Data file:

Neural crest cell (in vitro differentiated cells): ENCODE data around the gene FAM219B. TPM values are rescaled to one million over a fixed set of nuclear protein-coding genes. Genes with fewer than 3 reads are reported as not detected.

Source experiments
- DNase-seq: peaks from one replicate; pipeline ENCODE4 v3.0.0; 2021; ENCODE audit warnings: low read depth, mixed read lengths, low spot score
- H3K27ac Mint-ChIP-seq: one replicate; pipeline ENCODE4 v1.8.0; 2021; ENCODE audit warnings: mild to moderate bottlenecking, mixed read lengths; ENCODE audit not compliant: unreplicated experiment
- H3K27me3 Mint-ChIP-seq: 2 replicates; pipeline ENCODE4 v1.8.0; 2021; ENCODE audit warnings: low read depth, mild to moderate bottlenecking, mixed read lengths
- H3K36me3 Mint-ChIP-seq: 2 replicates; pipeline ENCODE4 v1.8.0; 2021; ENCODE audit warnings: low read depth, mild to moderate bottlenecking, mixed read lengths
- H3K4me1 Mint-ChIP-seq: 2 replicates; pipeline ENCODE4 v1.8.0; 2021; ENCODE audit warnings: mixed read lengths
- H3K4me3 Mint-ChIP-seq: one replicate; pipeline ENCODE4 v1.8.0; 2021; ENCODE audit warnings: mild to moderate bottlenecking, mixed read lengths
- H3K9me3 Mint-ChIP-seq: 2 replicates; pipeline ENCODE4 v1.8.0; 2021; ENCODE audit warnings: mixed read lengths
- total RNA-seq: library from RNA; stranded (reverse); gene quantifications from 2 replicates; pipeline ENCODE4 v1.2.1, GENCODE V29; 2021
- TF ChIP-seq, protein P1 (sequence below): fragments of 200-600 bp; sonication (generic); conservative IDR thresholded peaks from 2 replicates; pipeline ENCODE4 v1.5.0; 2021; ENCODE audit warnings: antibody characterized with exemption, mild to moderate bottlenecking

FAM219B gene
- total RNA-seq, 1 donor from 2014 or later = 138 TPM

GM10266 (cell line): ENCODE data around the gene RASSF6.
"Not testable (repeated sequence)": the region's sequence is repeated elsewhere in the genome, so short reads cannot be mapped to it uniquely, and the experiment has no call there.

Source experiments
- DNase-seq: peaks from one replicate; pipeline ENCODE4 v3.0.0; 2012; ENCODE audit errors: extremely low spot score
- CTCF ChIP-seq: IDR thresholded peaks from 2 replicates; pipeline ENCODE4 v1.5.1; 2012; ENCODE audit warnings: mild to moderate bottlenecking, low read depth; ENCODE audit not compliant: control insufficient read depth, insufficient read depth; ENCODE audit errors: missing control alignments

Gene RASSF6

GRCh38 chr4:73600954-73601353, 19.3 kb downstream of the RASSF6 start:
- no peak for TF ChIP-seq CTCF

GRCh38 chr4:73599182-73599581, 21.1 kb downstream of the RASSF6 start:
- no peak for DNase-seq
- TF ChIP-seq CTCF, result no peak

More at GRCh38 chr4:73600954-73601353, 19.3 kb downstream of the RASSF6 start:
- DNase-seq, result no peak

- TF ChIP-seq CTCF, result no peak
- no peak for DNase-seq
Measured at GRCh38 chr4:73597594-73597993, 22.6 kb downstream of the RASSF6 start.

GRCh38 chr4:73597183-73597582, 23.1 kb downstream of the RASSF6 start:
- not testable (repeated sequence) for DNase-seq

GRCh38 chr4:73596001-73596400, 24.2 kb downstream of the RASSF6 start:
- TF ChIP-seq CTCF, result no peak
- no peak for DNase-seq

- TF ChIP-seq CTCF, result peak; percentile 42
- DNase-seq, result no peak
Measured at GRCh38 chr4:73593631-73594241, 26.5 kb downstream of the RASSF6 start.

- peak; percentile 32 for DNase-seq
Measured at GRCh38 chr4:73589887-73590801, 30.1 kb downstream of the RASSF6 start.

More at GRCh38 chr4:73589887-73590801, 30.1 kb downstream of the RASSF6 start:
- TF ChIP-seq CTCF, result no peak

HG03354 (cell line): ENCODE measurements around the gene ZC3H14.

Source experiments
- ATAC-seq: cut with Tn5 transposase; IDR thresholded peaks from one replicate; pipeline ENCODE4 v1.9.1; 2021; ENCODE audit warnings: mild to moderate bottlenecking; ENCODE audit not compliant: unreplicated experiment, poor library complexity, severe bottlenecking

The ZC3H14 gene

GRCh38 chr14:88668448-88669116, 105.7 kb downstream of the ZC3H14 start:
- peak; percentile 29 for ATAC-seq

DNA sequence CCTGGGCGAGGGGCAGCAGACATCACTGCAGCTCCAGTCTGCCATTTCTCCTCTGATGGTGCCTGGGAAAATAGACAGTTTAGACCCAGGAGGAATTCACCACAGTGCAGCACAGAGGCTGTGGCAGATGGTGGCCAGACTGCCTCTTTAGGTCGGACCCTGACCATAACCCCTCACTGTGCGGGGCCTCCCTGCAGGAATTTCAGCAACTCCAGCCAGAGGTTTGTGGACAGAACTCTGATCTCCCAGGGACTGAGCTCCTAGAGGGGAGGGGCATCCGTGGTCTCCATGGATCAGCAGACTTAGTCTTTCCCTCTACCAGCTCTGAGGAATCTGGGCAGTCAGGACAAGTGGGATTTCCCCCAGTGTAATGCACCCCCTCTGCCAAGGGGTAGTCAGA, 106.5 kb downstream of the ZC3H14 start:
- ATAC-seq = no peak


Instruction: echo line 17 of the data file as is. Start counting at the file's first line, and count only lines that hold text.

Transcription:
- DNase-seq: peaks from one replicate; pipeline ENCODE4 v3.0.0; 2012; ENCODE audit errors: extremely low spot score